Being a military spouse poses unique challenges. While there are several reasons to cherish and appreciate the life of a military partner, there are also significant difficulties. When the subject of mental health and well-being comes up in conversation, it’s natural to focus on members of the military forces, but what about the people around them? Being in a relationship with a serving member of the military or a veteran can be incredibly challenging. In this guide, we’ll discuss mental health and common struggles among military spouses and provide advice to help partners put themselves first.
Military Spouse Appreciation Day is a day dedicated to the partners and spouses of members of the military. Established in 1984 by President Ronald Reagan, this special day is celebrated on the Friday before Mother’s Day. It is an opportunity to recognize and acknowledge the critical role military spouses play in supporting their partners and forming cohesive, strong military communities.
Relationships can be complex and difficult, but for military spouses, there are unique challenges that can test even the strongest partnerships, making it problematic to cope with the demands of life within the military sphere.
Mental health disorders are more common among serving personnel, military veterans and military spouses. Statistics from the USO (United Service Organizations) and the Department of Defense (DoD) suggest that military spouses are more likely to experience stress, anxiety and depression. They are also prone to feeling lonely and isolated. According to a study by Combat Stress, a charity based in the UK, 37% of military partners experience anxiety, 39% have depression, 45% consume too much alcohol and 17% have PTSD.
In addition to their own mental health disorders and symptoms, military spouses often have to act as a support system for their partners. Research conducted by the National Institute on Drug Abuse (NIDA) revealed that more than 10% of veterans struggle with substance abuse.
Stress is prevalent among military spouses. Levels of stress are higher in the military community than in the general population. There are multiple causes of elevated levels of stress, including:
Post-traumatic stress disorder (PTSD) is often linked to serving members of the military and veterans but it is also more common among military spouses. Many men and women who are married or in long-term relationships with members of the military have to endure extremely challenging periods. They may not be able to communicate with their partners for extended periods while away on operations or they may experience intense fear or anxiety caused by a lack of information or news headlines and graphic images in newspapers. Severe fear and crippling anxiety can take their toll on mental and physical health, resulting in symptoms of PTSD, such as:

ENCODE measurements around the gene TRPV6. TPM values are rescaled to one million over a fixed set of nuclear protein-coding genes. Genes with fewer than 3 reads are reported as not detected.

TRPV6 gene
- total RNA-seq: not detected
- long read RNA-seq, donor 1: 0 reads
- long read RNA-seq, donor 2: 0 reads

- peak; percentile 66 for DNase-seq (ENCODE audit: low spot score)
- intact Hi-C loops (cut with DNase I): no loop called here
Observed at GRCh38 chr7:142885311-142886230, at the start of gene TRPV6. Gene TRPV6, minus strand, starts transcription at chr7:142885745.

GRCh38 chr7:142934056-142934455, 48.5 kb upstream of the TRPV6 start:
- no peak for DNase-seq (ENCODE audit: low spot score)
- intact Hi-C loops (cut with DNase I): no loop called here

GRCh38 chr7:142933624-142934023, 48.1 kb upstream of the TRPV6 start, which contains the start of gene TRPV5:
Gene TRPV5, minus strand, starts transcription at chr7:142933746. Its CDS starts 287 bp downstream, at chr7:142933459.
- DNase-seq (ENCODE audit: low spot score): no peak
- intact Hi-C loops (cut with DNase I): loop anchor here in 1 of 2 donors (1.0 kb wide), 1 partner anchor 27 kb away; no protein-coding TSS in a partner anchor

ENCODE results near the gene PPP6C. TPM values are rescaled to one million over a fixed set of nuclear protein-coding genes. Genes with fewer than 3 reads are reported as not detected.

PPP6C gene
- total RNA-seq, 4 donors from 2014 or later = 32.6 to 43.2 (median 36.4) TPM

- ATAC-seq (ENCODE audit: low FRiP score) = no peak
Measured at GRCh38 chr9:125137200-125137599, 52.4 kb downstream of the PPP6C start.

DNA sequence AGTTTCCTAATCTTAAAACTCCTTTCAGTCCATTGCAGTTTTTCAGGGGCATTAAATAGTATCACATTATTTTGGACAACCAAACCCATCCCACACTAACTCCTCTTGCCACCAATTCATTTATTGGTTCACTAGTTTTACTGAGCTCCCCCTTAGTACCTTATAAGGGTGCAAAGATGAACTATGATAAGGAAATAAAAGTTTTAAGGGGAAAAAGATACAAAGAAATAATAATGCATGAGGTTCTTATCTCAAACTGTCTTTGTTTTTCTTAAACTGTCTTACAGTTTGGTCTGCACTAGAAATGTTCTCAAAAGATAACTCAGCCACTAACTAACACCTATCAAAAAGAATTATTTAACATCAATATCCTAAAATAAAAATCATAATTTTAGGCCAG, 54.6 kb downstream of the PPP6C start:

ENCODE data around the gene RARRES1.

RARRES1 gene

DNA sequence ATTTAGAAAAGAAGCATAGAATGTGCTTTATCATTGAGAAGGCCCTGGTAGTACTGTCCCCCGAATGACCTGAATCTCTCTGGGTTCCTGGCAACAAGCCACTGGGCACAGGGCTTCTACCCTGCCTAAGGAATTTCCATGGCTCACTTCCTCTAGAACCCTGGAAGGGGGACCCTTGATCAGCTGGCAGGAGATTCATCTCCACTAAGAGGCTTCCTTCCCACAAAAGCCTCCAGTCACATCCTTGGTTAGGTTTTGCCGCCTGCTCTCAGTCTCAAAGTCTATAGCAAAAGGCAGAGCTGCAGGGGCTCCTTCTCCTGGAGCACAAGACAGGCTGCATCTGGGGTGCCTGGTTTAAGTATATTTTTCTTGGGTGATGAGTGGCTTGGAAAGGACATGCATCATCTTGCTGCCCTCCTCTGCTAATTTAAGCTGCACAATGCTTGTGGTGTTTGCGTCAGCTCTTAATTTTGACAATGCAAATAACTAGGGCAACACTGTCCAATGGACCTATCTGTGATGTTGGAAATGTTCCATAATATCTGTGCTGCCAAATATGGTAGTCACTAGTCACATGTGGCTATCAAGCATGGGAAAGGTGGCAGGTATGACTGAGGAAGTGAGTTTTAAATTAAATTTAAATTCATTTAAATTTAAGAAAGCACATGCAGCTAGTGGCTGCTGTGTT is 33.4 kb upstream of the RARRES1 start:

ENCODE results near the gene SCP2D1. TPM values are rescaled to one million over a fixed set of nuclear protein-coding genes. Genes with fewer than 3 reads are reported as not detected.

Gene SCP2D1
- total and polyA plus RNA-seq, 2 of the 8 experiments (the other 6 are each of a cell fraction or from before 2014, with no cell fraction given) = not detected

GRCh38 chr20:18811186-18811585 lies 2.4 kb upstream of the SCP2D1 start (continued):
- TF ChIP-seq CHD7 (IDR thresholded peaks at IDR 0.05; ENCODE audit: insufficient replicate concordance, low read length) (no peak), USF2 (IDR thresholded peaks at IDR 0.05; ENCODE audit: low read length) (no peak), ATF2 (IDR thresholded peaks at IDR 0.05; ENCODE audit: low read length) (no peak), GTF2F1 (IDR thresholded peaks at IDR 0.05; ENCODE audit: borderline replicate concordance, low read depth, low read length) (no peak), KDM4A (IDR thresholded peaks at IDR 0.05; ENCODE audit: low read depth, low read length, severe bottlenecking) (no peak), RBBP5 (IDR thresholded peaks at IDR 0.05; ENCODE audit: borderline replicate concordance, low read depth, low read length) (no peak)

Anxiety is much more common in the military community than in the general population. Active members and veterans often experience anxiety linked to fear of combat and injuries while military spouses face obstacles, including a lack of certainty about the future and the constant worry of losing a loved one or a spouse sustaining severe or life-changing injuries or mental health disorders.
There is a risk that spouses may return with physical injuries or psychological wounds, which could change the relationship. Military spouses may experience increased anxiety about providing a stable future for their children, including protecting them from the stresses and strains of conflict. The nature of being in the military and the lack of stability and control that comes with it can also make it difficult to plan, which can contribute to anxiety.
Being a military spouse can be an intensely lonely and isolating experience. While many people are fortunate to spend every evening or weekend with their husband or wife, military spouses can go weeks or months without seeing their partner. They may not even be able to speak to them. As well as living without their spouses at home for periods of time, the upheaval of military life and moving around frequently can also make it difficult for some people to maintain contact with friends or form strong, long-lasting relationships. There’s also a feeling among military spouses that other people find it difficult to understand the unique challenges that come with being in a relationship with a serving member of the military.
Military spouses are more susceptible to mental health disorders, but many may be reluctant to seek help, advice and support. It can sometimes be difficult to recognize the symptoms of mental health conditions, and there is still a stigma attached to mental illness
The important thing to remember if you are a military spouse experiencing symptoms of anxiety, stress, depression or PTSD, or you feel alone, low or isolated, is that there is support available. You don’t have to struggle on your own or sacrifice your mental health and well-being to support your partner or spouse.
At Jackson House Rehab, we provide specially designed programs for men and women in the military and their spouses and families. Our experienced team understands the unique challenges military spouses face. Jackson House specialists utilize proven techniques, therapies and treatments to create personalized plans, which target symptoms and provide unwavering support. For more information, visit https://www.jacksonhouserehab.com/treatment/military-program/.
Military spouses play a vital role in providing support for their partners, but often, they face challenges and struggles of their own. Studies show that anxiety, depression, stress, loneliness and PTSD are more common among military spouses, yet many people feel alone and unable to reach out for help.
It is crucial for military spouses to put themselves first and understand that help and support are available. Contact Jackson House for more information about dedicated military mental health programs.